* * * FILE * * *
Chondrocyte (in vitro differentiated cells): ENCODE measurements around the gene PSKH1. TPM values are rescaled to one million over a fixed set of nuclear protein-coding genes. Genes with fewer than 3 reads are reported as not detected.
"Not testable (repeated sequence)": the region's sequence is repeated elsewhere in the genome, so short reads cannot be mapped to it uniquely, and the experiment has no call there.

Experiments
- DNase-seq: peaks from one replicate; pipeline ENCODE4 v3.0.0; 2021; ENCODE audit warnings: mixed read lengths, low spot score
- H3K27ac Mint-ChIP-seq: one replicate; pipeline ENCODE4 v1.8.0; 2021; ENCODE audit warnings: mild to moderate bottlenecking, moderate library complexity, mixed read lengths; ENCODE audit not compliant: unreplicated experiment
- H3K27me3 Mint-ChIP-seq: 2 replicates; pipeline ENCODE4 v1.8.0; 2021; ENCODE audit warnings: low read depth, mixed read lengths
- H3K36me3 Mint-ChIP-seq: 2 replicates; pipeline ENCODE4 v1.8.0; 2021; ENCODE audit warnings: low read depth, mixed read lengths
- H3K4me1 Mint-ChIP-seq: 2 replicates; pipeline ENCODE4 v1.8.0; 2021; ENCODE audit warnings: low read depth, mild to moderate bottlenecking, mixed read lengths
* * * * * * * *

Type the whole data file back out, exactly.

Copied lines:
Chondrocyte (in vitro differentiated cells): ENCODE measurements around the gene PSKH1. TPM values are rescaled to one million over a fixed set of nuclear protein-coding genes. Genes with fewer than 3 reads are reported as not detected.
"Not testable (repeated sequence)": the region's sequence is repeated elsewhere in the genome, so short reads cannot be mapped to it uniquely, and the experiment has no call there.

Experiments
- DNase-seq: peaks from one replicate; pipeline ENCODE4 v3.0.0; 2021; ENCODE audit warnings: mixed read lengths, low spot score
- H3K27ac Mint-ChIP-seq: one replicate; pipeline ENCODE4 v1.8.0; 2021; ENCODE audit warnings: mild to moderate bottlenecking, moderate library complexity, mixed read lengths; ENCODE audit not compliant: unreplicated experiment
- H3K27me3 Mint-ChIP-seq: 2 replicates; pipeline ENCODE4 v1.8.0; 2021; ENCODE audit warnings: low read depth, mixed read lengths
- H3K36me3 Mint-ChIP-seq: 2 replicates; pipeline ENCODE4 v1.8.0; 2021; ENCODE audit warnings: low read depth, mixed read lengths
- H3K4me1 Mint-ChIP-seq: 2 replicates; pipeline ENCODE4 v1.8.0; 2021; ENCODE audit warnings: low read depth, mild to moderate bottlenecking, mixed read lengths